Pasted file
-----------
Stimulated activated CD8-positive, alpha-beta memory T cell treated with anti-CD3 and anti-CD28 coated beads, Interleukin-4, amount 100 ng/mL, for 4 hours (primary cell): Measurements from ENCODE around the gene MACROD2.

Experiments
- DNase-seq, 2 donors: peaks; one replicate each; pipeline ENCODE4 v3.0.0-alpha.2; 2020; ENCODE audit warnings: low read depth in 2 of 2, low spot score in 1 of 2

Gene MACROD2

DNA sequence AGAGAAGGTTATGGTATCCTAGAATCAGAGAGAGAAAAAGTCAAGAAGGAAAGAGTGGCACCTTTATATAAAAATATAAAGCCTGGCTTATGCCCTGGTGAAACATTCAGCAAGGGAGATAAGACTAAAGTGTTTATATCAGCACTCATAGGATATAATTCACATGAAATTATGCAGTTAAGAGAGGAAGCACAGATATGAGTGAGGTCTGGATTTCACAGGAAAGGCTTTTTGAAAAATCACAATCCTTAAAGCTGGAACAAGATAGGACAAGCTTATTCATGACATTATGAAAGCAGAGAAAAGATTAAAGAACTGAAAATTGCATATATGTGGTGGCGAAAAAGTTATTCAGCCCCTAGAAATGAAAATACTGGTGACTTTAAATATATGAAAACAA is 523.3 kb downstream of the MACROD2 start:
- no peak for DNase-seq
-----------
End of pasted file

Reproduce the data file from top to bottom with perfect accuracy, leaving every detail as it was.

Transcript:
Stimulated activated CD8-positive, alpha-beta memory T cell treated with anti-CD3 and anti-CD28 coated beads, Interleukin-4, amount 100 ng/mL, for 4 hours (primary cell): Measurements from ENCODE around the gene MACROD2.

Experiments
- DNase-seq, 2 donors: peaks; one replicate each; pipeline ENCODE4 v3.0.0-alpha.2; 2020; ENCODE audit warnings: low read depth in 2 of 2, low spot score in 1 of 2

Gene MACROD2

DNA sequence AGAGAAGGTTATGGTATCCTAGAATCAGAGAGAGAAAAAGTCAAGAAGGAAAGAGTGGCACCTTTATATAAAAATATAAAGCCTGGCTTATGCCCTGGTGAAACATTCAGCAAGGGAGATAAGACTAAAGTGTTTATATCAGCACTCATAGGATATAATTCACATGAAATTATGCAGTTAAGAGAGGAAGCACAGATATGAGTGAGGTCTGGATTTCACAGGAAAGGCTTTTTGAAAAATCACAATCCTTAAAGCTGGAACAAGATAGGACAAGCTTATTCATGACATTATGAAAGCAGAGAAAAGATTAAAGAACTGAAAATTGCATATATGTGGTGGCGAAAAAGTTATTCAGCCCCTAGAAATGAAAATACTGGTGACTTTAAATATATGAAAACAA is 523.3 kb downstream of the MACROD2 start:
- no peak for DNase-seq